# Larry's shock decomposition

Dear all,

Has anyone tried successfully to apply larry Christiano’s code to calculate the shock decomposition posted on this forum?

His post was:
Shock decomposition *

I have tried to apply what he suggests, but I do not get the right result.

It works fine for all the shocks together.

But when I do one shock at a time it does not work since the sum of all the contributions do not add up to the observed data (or to the result with all the shocks together).

My problem is that his code seems incomplete, since some of the variables used are defined elsewhere, and it is not completely clear to me what they refer to. Therefore, I am not sure if it is that I am filling the gaps wrongly or that there is something else wrong with my code.

Thanks,

Pablo

NB: * new url

Hi Pablo,

I tried Larry’s shock decomposition and came across the same issue that the sum of the individual responses to shocks does not add up to the data.

This is what’s happening, I guess. When you are doing that you are actually double counting the initial condition (or triple counting or more). In fact, you are adding the initial condition as many times as the number of shocks there are in your model.

For example, say you have Y(t) = A Y(t-1) + B e(t), where Y(t) is 2x1, and e(t) is also 2x1. Let e1(t) be the 2x1 vector that keeps the first shock and sets the other one to zero. e2(t) keeps the second shocks and sets the first to zero. Now, if you start from the initial condition Y(0), then in one case you would get for period one:
Y1(1) = A Y(0) + B e1(1), where Y1(t) is the vector that captures the simulated response to the first shock; and for the other shock you would get: Y2(1) = A Y(0) + B e2(t). Notice that if you just add the two simulated responses you would get
Y1(1) + Y2(2) = 2 A Y(0) + B e(1) and not Y(1) = A Y(0) + B e(1).

Best,

I haven’t finished my exercise yet, but do you guys notice line 53. Larry actually took the inverse order not the actual order to stack the variables. I don’t know what the purpose is, but it may cause some trouble.

I always ask questions on this forum. Here is some tiny contributions from me. I wrote a code to do the historical decomposition introduced by Larry, the main body of the code is composed by him, but I make some modification to add flexibilities. Another is from myself to do the finite horizon forecast error decompostion.

Please see the attachment and let me know if you find errors in them.
swsp_util_habit5_vardecomp_forecast.m (1.27 KB)
swsp_util_habit5_vardecomp.m (3.07 KB)

[quote]My problem is that his code seems incomplete, since some of the variables used are defined elsewhere, and it is not completely clear to me what they refer to. Therefore, I am not sure if it is that I am filling the gaps wrongly or that there is something else wrong with my code.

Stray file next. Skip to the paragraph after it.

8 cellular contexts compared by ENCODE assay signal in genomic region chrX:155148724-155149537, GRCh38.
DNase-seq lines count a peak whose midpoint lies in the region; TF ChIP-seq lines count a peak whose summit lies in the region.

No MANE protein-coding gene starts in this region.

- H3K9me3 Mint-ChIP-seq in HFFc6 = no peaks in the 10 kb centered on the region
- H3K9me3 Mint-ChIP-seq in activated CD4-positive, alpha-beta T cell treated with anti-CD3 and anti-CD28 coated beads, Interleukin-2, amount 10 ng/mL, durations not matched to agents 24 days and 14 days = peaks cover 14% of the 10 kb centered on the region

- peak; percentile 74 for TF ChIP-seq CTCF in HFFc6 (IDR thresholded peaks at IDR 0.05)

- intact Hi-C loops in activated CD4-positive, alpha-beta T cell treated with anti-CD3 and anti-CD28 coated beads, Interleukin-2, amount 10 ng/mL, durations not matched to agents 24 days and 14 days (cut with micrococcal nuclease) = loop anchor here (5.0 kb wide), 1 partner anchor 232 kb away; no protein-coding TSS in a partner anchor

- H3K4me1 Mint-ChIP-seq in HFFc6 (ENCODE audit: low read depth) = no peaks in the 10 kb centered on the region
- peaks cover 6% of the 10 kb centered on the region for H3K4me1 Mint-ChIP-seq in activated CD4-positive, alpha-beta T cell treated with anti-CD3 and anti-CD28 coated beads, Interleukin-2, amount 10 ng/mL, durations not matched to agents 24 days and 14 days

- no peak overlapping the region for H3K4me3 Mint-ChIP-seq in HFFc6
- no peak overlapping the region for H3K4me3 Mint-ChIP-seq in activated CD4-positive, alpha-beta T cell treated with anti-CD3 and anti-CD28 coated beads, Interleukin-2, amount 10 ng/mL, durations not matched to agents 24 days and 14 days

Although his code is not a standalone executable file. The core is how to extract shock series and impute them to simulate data. For the underlying model, I guess it is the model used in his co-authored paper with Motto, Illut and Rastagno. The one with financial frictions.

I ran into the same issue with estimated model is because my “estimated” shock series are correlated, so the sum is not one. The sum of variances of data simulated by individual shocks always exceeds the variance of the true data or the data simulated by all shocks together.

[/quote]

Dear bigbigben,

thanks for writing and posting your code. However, it’s clear it is “incomplete”. You seem to show how to implement historical and variance decomposition given an estimated model, but the code depends on your model. To appreciate completely your contribution, could you post as well the .mod file and the data? Otherwise, I have to run another mod file, adapt your code and check if everything works fine. That 's a lot of work.

Thank you for posting the suitable .mod file and the data.

Best,

Aqua.

Hi all,

Following Muklish’s helpful explanation, is there any good or conventional way of handling the initial condition problem?
Is it desirable to divide the initial condition according to the number of shocks such that the sum of solution paths due to all shocks could add up to the actual data?

Many thanks!

Musmic

Hello everyone!
I have a question to the Christiano’s code for a finite-horizon variance decomposition.
One of you said that this code is available under:
cepremap.cnrs.fr/juillard/ma … highlight=
But this link does not work, unfortunately.
Does anybody know where I can get this code? Or does Dynare provide finite-horizon variance decomposition in the meantime?
Thank you very much in advance!
Best,

[quote=“almira”]Hello everyone!
I have a question to the Christiano’s code for a finite-horizon variance decomposition.
One of you said that this code is available under:
cepremap.cnrs.fr/juillard/ma … highlight=
But this link does not work, unfortunately.
Does anybody know where I can get this code? Or does Dynare provide finite-horizon variance decomposition in the meantime?
Thank you very much in advance!
Best,[/quote]

Hey, here is the link to Larry’s post.

How does one actually implement counterfactuals a la Christiano, Motto, Rostagno (Europe counterfactuals on growth, inflation, etc., if replaced by U.S, monetary policy, persistence, shocks, structure)?

Would simply changing the parameters in the mode file produce the correct results, or would that be wrong?